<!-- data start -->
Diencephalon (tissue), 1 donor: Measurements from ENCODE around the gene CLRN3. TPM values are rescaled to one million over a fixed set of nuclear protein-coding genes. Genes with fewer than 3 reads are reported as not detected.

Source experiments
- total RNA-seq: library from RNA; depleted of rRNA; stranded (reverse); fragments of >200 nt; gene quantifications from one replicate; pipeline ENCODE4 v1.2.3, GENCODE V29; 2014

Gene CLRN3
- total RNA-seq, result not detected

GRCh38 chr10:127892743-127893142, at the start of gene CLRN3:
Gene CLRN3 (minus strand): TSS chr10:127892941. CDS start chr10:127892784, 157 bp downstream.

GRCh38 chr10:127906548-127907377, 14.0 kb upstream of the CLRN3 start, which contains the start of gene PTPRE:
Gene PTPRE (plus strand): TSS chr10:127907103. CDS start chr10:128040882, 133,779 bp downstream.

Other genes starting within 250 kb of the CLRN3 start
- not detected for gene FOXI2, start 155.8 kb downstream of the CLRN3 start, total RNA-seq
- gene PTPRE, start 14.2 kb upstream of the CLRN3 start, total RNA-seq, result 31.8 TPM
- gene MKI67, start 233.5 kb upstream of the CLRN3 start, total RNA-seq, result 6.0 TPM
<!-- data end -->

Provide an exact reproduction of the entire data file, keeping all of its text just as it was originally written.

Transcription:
Diencephalon (tissue), 1 donor: Measurements from ENCODE around the gene CLRN3. TPM values are rescaled to one million over a fixed set of nuclear protein-coding genes. Genes with fewer than 3 reads are reported as not detected.

Source experiments
- total RNA-seq: library from RNA; depleted of rRNA; stranded (reverse); fragments of >200 nt; gene quantifications from one replicate; pipeline ENCODE4 v1.2.3, GENCODE V29; 2014

Gene CLRN3
- total RNA-seq, result not detected

GRCh38 chr10:127892743-127893142, at the start of gene CLRN3:
Gene CLRN3 (minus strand): TSS chr10:127892941. CDS start chr10:127892784, 157 bp downstream.

GRCh38 chr10:127906548-127907377, 14.0 kb upstream of the CLRN3 start, which contains the start of gene PTPRE:
Gene PTPRE (plus strand): TSS chr10:127907103. CDS start chr10:128040882, 133,779 bp downstream.

Other genes starting within 250 kb of the CLRN3 start
- not detected for gene FOXI2, start 155.8 kb downstream of the CLRN3 start, total RNA-seq
- gene PTPRE, start 14.2 kb upstream of the CLRN3 start, total RNA-seq, result 31.8 TPM
- gene MKI67, start 233.5 kb upstream of the CLRN3 start, total RNA-seq, result 6.0 TPM